1. Market Trends: While it may seem obvious, market trends drive investment decisions. Rising property prices, increased demand for rentals, and positive market forecasts can create a favourable environment for property investments. Conversely, a cooling market or oversupply of properties can prompt investors to adopt more cautious strategies.

Investment Strategies

Property investors in New Zealand employ various strategies to maximise their returns. Each strategy has its unique approach and impact on the housing market, particularly in terms of supply and demand. Let's explore five of the most common investment strategies: 

  1. Buy-to-let is a popular strategy where investors purchase properties to rent out, generating steady rental income and potential capital gains. In urban areas like Auckland and Wellington, the demand for rental properties has surged, driven by population growth and migration. While buy-to-let investments stabilise the rental market, they can also reduce the supply of homes available for purchase, driving up prices.
  1. Flipping, one of the most popular strategies involves buying, renovating, and quickly selling properties for profit. This appeals to investors seeking quick returns. Flipping can improve housing stock but also create short-term supply fluctuations. The Canterbury region has proven to be fairly profitable for house-flipping over the past few years. 
  1. Long-term holding involves purchasing properties and retaining them for extended periods to benefit from rental income and capital appreciation. Investors favour stable, high-growth areas like Auckland. This strategy supports rental market stability but can limit homes available for new buyers, especially in high-demand regions.
  1. Commercial Property Investment: Investing in commercial properties, such as offices and retail spaces, offers higher rental yields and diversified income. While the impact on the housing market is indirect, commercial investments boost economic development, driving residential demand in areas like Auckland's CBD and Christchurch.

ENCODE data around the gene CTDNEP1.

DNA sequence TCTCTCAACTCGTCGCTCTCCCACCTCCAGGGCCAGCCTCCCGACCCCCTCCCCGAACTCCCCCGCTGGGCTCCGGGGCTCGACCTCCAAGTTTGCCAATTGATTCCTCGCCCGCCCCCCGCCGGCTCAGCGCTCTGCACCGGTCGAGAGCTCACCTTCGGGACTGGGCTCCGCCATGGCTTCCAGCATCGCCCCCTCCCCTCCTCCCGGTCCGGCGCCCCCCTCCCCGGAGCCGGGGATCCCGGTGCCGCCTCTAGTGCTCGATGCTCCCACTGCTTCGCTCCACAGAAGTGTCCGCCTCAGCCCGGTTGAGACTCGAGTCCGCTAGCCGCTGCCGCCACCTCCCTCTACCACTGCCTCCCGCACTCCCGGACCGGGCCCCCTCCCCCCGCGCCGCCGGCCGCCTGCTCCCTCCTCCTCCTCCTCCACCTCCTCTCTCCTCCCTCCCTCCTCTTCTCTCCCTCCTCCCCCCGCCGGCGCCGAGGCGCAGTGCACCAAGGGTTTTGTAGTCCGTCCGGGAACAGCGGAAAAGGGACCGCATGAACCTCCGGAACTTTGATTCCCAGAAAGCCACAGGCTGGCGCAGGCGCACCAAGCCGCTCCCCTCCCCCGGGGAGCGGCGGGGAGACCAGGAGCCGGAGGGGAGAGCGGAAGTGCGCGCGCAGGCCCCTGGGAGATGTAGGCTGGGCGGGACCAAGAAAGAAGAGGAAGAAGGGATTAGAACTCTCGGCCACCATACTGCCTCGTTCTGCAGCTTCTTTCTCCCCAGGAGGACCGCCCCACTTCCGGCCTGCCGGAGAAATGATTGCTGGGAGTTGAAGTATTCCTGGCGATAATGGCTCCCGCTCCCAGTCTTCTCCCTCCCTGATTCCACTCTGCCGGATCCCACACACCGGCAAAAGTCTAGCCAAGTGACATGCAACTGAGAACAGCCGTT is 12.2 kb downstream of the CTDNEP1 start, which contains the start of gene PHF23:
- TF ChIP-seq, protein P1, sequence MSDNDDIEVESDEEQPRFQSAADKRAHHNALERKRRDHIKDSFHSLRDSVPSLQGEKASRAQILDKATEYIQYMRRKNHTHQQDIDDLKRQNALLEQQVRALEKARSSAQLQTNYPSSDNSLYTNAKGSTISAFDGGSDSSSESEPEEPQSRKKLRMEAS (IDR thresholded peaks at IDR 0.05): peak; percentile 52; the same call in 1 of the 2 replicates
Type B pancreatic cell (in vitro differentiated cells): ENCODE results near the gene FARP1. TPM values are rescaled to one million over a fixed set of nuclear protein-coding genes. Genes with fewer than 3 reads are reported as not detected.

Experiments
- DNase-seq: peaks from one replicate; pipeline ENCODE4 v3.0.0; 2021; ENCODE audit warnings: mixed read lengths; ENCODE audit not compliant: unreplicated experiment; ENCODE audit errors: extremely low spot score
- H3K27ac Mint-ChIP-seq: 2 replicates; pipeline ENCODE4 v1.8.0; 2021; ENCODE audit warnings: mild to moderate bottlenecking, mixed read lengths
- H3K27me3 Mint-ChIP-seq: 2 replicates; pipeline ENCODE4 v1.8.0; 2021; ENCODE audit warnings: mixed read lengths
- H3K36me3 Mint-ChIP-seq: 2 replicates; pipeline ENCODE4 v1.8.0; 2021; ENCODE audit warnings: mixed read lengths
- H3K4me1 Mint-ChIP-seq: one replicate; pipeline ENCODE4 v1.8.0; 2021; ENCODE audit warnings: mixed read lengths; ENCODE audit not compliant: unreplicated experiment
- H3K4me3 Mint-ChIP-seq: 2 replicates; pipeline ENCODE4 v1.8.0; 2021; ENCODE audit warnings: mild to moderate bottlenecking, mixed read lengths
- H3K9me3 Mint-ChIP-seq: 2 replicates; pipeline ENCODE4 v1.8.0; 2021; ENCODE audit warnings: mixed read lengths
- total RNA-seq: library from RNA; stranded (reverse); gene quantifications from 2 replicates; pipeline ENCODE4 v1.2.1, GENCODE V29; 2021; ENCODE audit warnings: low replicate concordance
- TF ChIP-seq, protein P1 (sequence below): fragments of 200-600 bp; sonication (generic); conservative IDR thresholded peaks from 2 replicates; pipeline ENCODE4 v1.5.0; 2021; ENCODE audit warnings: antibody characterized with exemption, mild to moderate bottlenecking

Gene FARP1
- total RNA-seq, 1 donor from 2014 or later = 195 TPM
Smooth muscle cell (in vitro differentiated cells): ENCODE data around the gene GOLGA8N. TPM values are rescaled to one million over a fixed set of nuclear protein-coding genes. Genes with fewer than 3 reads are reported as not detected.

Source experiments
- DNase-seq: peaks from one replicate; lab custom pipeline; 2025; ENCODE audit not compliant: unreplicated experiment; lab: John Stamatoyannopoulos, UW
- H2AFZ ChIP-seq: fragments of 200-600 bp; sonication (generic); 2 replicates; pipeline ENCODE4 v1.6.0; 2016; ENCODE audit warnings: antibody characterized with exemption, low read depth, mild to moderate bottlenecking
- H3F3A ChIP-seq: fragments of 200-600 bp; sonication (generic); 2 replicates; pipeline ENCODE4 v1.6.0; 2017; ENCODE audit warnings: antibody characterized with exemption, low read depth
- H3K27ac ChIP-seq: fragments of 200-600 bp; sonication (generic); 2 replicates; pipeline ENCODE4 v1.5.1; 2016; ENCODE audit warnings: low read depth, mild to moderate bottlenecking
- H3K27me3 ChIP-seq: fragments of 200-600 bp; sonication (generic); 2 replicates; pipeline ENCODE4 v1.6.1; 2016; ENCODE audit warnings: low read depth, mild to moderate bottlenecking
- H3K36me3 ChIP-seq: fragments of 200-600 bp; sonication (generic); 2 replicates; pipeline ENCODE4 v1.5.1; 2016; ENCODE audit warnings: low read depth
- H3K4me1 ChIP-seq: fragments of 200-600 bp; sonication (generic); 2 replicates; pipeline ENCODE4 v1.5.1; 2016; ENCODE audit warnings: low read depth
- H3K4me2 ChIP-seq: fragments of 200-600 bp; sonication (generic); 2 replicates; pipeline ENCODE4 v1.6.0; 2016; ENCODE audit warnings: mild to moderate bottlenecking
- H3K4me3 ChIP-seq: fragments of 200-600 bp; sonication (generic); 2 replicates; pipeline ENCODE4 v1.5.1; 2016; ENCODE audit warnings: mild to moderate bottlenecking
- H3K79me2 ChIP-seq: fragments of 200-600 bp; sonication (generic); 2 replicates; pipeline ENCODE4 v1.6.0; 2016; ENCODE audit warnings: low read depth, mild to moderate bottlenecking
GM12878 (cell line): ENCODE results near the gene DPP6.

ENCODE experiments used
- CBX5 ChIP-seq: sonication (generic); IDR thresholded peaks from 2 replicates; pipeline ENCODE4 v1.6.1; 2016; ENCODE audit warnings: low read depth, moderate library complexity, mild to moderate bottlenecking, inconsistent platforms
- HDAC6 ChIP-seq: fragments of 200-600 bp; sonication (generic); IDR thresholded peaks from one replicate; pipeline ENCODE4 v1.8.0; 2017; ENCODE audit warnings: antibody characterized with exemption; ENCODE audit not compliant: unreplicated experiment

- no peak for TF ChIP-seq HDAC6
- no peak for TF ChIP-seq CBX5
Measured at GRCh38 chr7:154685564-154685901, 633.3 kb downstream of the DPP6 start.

1. Holiday Rentals are popular in tourist-heavy regions like Queenstown and Rotorua, where properties are rented short. This strategy can generate high seasonal income, especially with the convenience of AirBnB, and other platforms. 

Selling Behaviour

According to the latest data from the Real Estate Institute of New Zealand, housing sales have surged, with national sales increasing by 25.4% year-on-year, accompanied by a significant rise in property listings. Our chart highlights the growth in listings across popular regions. While Hawke’s Bay, Marlborough, and Auckland have seen moderate increases, Wellington has experienced a dramatic spike in listings, raising the question—why are property investors selling?

Property investors in New Zealand are choosing to sell their assets due to a combination of market conditions, tax changes, and personal financial goals. The current buyer's market, characterised by a national average house price decrease of 0.2% over the past three months, has prompted many investors to sell. In doing this, they aim to lock in profits or avoid further losses in a declining market.